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I was having trouble getting into my car.

Every time I reached for the door handle, I dropped something. First it was my keys. As I picked them up, my appointment book spilled open, scattering slips of paper into the breeze. As I scrambled to gather them, my purse tipped and my wallet fell out.Behind me, I could hear a man laughing.

I didn't blame him. Some days just go that way.

I wasn't offended; in fact, I shared his amusement. With what I thought was humorous irony, I turned to him and said, "You'll have to excuse me. I've had Dropsy for several months, and I can't seem to shake it."

His laugh ended abruptly, and before I could add something about having always been clumsy, he mumbled an apology and sprinted to his car.

I'm sure he went home and confided to his wife that he was making fun of a person who, it turned out, had some terrible health problem and he felt just awful about it.

He didn't see that I was joking. I didn't see that he might take me seriously.

A few days ago, I listened as the mother of a seriously mentally ill boy told me what their lives are like on a day-to-day basis. She was very candid, admitting that while she loves her teenage son very much, their situation is difficult.

It's also an isolated life. Because his behavior is unpredictable and frequently inexplicable, she said that people tend to look at her with disapproval.

"I feel like I'm wearing a sign that says `Candidate for Bad Parent of the Year,' " she said. "I often explain that my son is mentally ill. But I don't feel I should always have to explain to strangers in supermarkets."

She said things I'd never heard put into words. She doesn't feel sorry for herself, but she's got a very realistic view of her life and his. And of the future.

Medication has not, so far, helped his schizophrenia. So while he's fun-loving and affectionate at times, he's also unpredictable and even frightening at other times. That won't change unless doctors find a combination that will help control his schizophrenia.

It's so hard, she said, to love a child and still, at times, dislike him for things he can't control. I think it's also natural. No honest person would always claim to be patient and understanding with a man-child who occasionally threatens her with a bat or a knife. Just as no honest person could dislike that same man-child knowing that he is sick, has a disease in his brain and is no more responsible for that than a diabetic is for his illness. Especially when there are so many moments that are rich with shared fun and memories and laughter.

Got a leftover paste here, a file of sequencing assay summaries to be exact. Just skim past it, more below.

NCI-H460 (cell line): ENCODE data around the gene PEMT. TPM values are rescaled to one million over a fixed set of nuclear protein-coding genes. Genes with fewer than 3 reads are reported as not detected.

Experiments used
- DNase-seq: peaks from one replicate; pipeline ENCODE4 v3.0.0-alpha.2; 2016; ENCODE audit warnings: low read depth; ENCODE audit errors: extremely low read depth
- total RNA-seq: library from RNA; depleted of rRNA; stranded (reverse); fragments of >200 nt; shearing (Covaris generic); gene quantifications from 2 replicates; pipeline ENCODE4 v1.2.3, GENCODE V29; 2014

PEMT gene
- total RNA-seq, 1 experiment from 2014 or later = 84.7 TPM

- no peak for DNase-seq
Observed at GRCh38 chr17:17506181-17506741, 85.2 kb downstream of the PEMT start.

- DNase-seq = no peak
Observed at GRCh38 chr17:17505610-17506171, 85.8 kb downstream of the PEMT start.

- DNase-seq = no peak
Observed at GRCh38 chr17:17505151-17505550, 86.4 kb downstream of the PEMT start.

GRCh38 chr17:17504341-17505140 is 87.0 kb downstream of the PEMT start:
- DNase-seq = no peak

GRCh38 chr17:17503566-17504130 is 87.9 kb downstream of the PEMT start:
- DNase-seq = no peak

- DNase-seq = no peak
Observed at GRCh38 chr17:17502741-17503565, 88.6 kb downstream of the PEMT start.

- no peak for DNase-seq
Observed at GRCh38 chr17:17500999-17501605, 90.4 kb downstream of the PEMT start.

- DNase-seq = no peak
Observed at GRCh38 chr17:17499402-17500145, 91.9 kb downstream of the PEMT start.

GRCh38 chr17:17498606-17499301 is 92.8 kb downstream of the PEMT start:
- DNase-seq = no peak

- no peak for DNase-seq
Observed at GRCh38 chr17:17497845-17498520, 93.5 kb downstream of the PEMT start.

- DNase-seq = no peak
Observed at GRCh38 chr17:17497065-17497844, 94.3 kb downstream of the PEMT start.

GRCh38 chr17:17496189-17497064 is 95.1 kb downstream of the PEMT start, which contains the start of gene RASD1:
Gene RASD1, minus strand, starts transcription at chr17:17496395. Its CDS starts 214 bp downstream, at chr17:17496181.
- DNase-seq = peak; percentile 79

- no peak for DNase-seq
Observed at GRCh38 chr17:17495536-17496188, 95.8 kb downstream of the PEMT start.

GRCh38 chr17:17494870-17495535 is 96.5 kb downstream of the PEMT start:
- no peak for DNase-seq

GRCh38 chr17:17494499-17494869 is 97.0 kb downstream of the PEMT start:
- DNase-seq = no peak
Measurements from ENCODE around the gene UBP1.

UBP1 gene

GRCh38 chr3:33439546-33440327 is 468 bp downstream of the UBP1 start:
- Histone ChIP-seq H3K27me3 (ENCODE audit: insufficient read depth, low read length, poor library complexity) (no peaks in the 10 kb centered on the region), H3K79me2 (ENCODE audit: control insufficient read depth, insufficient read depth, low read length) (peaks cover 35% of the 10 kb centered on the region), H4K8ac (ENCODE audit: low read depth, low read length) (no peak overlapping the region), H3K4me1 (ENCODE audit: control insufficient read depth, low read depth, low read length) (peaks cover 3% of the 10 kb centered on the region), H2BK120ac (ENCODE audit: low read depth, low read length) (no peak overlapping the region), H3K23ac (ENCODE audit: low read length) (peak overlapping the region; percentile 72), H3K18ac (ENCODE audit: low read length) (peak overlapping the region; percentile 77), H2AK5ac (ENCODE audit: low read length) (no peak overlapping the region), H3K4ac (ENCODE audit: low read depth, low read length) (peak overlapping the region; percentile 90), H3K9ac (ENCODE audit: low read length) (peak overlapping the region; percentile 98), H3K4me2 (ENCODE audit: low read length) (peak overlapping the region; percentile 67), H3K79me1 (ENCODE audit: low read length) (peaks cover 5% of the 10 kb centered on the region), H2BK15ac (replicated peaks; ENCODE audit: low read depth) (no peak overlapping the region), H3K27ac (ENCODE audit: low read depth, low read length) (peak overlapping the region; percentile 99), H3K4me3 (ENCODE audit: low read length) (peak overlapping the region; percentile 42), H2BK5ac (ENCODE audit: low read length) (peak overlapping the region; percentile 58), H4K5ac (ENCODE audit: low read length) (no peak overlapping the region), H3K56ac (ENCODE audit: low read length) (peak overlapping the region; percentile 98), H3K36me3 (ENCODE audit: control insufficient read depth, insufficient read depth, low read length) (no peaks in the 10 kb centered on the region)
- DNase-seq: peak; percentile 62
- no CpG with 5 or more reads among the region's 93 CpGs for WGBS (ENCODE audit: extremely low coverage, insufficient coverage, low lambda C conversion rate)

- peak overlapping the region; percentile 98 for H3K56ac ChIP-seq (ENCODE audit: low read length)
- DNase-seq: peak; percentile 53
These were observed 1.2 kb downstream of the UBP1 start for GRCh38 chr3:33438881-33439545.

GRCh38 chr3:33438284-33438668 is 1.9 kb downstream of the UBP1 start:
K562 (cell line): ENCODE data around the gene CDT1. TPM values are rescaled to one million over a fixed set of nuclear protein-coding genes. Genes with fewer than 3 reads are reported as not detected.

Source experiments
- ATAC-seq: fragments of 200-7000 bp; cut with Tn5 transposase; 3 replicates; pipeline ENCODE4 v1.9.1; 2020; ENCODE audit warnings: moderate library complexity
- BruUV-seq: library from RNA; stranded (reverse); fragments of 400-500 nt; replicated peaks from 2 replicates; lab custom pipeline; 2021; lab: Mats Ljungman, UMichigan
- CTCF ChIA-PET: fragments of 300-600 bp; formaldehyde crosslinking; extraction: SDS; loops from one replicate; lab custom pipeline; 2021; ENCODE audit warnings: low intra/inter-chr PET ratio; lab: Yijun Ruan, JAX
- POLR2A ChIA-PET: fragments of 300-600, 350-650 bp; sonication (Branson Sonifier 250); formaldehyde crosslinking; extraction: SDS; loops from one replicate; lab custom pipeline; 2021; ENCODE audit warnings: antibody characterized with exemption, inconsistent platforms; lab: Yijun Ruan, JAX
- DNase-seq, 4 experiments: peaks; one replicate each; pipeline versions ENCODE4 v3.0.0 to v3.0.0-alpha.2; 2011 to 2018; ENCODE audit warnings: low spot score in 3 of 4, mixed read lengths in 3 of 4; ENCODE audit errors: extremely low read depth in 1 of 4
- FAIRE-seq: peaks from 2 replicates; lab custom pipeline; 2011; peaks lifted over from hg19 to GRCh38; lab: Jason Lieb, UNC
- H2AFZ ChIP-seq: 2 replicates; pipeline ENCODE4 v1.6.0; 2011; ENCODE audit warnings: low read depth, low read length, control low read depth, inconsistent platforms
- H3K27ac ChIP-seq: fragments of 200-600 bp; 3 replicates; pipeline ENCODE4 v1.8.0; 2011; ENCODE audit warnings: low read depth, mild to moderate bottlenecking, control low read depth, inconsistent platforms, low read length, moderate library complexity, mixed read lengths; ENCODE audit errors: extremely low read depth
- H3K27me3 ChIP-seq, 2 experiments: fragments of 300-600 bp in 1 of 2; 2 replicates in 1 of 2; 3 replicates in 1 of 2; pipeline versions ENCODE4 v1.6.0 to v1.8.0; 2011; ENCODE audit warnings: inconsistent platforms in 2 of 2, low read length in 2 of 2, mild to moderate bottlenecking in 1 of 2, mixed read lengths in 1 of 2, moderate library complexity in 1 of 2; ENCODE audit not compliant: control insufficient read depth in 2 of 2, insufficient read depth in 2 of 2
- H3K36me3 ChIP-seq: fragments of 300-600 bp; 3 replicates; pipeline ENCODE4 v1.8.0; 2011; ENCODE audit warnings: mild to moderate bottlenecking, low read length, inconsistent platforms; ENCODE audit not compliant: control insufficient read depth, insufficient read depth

The people who glare at her in public because she "can't always control his behavior" don't know any more than the little bit they can see.

They don't see the mother who has slept very little for more than a decade because her son is hyperactive and seldom sleeps himself.

They don't see the woman who has lobbied for services like respite care, residential treatment and employment opportunities to help other parents who also have a mentally ill child.

They don't see the woman who has been on waiting lists for those types of service for more than a year.

They don't see a mother who has at different times grieved for her son's problems and celebrated his role in her life. Who has cried with a daughter who doesn't like to bring friends home because of his erratic behavior. Who has comforted that mentally ill son when other people his age have ridiculed and berated him for the life that he doesn't understand either.

Most of the time, I'm convinced, people just don't see.

We see a poor person but don't see the events that placed him there.

We see a woman on welfare but don't see the steps she's taking to become self-sufficient.

We see a child who is large for his age and expect him to behave like an adult. We see size and translate it into experience and maturity.

We see someone who is physically disabled, and we don't see his capabilities.

And conversely, we see someone who looks good and don't see negative traits: the handsome spouse-beater, the charming con man, the wealthy deviant. In a courtroom, a clean-cut defendant is more likely to be acquitted or to get a lighter sentence if found guilty than one who is sloppy or slouchy. Even if it's the same man.

Our approach may be wrong. Perhaps we should stop trying to see with our eyes.